By Abby Ellin

STEPHANIE WALL is from California, so driving is practically part of her DNA. It was a given that one day she would slide behind the wheel and zoom off; that’s what everybody did.

But in August 1999, just two days before she started college, a teenager plowed into her sport utility vehicle on a freeway in Denver. Ms. Wall ended up in intensive care. Her father, a passenger, was killed.

She wanted no more to do with driving, but she knew she would have to get back on the road. ”I didn’t want to freak out and get into another accident,” said Ms. Wall, now 21. A psychologist referred her to Brenda K. Wiederhold, a clinical psychologist and the executive director of the Virtual Reality Medical Center in San Diego, where Ms. Wall lives.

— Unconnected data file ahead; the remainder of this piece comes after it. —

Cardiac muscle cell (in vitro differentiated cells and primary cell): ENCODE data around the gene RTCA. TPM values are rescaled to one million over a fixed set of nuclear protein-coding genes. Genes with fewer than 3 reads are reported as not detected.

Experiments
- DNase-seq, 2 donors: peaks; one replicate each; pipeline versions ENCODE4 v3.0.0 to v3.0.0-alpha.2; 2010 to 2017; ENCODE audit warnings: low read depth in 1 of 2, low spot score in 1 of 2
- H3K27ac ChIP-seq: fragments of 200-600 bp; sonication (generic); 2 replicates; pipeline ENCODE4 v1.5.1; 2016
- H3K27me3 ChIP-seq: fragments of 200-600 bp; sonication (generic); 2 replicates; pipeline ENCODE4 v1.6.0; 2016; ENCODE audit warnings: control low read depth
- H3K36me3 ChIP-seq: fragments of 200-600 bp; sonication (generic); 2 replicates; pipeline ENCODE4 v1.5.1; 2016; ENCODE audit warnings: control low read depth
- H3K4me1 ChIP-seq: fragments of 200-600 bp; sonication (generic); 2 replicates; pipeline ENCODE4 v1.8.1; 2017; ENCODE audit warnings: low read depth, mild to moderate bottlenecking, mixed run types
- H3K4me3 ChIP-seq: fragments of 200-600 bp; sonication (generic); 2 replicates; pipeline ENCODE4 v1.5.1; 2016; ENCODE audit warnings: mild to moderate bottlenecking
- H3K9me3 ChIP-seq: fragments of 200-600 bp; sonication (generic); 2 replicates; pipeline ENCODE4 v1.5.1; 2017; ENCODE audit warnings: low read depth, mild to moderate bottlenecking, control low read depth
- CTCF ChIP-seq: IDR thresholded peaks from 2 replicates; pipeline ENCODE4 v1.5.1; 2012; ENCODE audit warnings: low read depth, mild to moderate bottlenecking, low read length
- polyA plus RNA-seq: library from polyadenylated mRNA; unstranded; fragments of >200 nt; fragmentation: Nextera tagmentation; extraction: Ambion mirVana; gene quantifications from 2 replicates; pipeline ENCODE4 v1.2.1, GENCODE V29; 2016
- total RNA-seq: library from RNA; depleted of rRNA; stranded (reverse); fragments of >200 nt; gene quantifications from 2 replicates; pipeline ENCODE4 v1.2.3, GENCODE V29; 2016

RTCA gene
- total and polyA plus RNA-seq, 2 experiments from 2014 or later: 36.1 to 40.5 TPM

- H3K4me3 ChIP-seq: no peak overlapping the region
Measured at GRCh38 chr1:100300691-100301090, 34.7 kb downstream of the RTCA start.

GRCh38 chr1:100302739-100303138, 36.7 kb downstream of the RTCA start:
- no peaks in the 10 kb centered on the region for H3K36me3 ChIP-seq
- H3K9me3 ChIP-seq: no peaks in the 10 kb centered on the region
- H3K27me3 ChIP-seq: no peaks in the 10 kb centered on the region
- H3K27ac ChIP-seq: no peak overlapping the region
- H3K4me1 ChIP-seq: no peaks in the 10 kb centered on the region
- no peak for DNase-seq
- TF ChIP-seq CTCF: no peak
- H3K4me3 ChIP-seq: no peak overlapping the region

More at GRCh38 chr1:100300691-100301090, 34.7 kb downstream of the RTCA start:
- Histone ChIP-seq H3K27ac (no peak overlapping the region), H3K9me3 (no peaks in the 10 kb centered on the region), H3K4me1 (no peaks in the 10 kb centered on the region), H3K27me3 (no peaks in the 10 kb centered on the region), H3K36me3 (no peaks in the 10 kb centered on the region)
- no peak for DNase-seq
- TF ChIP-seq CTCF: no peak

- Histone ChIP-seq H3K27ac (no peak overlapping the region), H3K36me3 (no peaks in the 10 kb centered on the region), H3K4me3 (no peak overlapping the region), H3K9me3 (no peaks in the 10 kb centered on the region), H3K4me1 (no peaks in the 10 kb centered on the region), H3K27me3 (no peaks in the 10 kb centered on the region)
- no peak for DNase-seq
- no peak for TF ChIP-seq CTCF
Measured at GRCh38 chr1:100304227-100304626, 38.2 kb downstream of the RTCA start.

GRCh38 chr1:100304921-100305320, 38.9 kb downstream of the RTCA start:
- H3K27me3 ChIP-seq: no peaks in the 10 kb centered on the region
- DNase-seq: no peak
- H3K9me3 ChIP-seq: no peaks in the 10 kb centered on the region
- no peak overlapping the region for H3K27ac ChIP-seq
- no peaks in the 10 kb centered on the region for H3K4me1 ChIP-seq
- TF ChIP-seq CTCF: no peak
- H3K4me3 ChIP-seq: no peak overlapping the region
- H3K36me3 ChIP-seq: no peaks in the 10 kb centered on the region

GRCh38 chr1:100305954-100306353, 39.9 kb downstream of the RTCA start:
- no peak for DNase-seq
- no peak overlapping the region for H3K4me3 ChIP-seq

With virtual reality, ”you can have an accident and not get hurt,” Dr. Wiederhold said. ”People who are afraid of the freeway say, ‘Oh my God, this is dangerous.’ I get them to stop the thought and think instead, ‘Oh, I’m sweating and in control.”’

Over the last decade, psychologists have been using virtual-reality therapy — computerized simulation of the feared situation — to treat such phobias and anxieties as fear of heights, public speaking, spiders, flying, even combat. But Dr. Wiederhold is one of the first to use it for people who are afraid of driving.

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